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WHAT CAN WE LEARN FROM THE OLDEST AMONG US ABOUT BOOSTING OUR WELL-BEING?

Why write a blog about the elderly? Most of us don’t like to think about aging. In fact, we try to avoid it.

However, I have discovered that this view about the elderly is needlessly negative and that, in fact, the oldest people can teach all of us, regardless of age, so much about the extent to which we have choices over the quality of our relationships and our lives as individuals.

Years ago, when I lived in Washington, DC, I attended a lecture called “Successful Aging.” While it may sound dramatic to say that what I learned that day changed the fabric of my life, it is the truth. Motivated by their interest in why some people age better than others, a group of scientists from Harvard studied the lives of centenarians (people who live to be 100 years old). What they discovered was that less than 1/3 of the aging process is due to genetics (hopefully, you bypass disease) and that there are a series of intersecting factors (diet/exercise, our social relationships, our spiritual lives, how attitudes about aging, continuing to exercise our brains) over which we have enormous control, that contribute positively to living successfully.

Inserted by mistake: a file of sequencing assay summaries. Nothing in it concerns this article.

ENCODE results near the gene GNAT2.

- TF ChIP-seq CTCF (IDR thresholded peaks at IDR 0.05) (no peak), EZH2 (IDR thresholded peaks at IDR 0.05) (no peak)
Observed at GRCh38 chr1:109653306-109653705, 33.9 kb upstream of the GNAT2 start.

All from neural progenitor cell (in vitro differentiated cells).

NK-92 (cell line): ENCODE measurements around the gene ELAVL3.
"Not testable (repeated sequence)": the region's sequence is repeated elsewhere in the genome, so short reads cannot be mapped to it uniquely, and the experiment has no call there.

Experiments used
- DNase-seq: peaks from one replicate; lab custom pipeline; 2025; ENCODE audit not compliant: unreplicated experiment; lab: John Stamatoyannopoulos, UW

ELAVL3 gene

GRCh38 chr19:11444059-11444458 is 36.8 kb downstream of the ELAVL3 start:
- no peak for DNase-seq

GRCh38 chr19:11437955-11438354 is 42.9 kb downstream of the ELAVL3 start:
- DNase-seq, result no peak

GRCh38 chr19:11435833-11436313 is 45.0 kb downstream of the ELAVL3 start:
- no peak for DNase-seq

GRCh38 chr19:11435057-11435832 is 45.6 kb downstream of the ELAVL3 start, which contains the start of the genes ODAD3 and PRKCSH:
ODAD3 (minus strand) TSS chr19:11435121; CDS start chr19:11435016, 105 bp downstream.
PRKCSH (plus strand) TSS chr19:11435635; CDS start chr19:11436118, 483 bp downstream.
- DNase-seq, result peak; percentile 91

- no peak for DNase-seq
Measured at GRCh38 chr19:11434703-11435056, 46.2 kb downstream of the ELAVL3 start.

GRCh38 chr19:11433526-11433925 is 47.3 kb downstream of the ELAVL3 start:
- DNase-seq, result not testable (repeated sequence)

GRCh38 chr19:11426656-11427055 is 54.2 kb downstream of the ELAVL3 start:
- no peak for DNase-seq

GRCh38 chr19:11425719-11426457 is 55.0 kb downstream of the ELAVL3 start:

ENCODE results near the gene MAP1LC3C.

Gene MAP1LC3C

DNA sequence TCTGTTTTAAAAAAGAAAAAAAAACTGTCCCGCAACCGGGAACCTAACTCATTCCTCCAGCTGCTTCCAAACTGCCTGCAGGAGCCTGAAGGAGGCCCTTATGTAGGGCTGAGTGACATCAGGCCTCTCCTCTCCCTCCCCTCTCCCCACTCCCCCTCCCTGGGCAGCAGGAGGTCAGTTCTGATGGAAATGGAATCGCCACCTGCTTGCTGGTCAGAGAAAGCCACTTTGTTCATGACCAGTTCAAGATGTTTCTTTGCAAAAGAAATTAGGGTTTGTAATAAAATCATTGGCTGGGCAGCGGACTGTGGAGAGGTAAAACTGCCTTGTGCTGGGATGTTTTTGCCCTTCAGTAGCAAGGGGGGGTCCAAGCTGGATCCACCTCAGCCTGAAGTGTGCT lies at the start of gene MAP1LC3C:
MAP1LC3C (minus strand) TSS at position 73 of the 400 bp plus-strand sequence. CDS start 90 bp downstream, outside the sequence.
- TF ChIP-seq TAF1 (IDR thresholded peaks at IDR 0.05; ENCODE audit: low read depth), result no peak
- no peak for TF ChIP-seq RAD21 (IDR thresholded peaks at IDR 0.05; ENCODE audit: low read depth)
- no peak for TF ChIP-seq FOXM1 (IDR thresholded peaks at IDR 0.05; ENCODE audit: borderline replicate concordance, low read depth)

Happiness Is A Choice You Make: Lessons From A Year Among The Oldest Old 

By John Leland

Recently, I read a book entitled Happiness Is A Choice You Make: Lessons From A Year Among The Oldest Old, by John Leland. The book is the account of a yearlong conversation between a New York Times journalist and six incredible people, at least 85 years of age, who were from different backgrounds and economic circumstances, and are among the “oldest old” in America.

By the end of this truly inspiring book, I felt like I had a personal relationship with each of the 6 people.

Their raw experiences compelled me to think more about my own life and, in particular, the primal need for control we all strive for daily.

Let me share with you some of the insights and life’s lessons I learned from Happiness Is A Choice You Make.

  • We need to focus less on external control and more on the power we have to choose. When something bad or unexpected happens, we can choose what to do next, how we want to feel about it, and how we want to let it impact our well-being.
  • Live in the present.
  • Find your purpose.
  • Feel gratitude.
  • Focus on the good things.
  • Love unconditionally.
  • Problems are only problems if you think of them that way.

Conclusions

Our American society often minimizes and ignores the elderly. Shame on us.  They have so much to teach us; most importantly, that we can choose to be happy every day.

But, don’t be under any illusions about the simplicity of living life’s lessons taught in Happiness Is A Choice You Make. Sometimes, the simplest things are the hardest to achieve.

If you have any questions, click here to schedule your initial consult.

Warmly,
Deb

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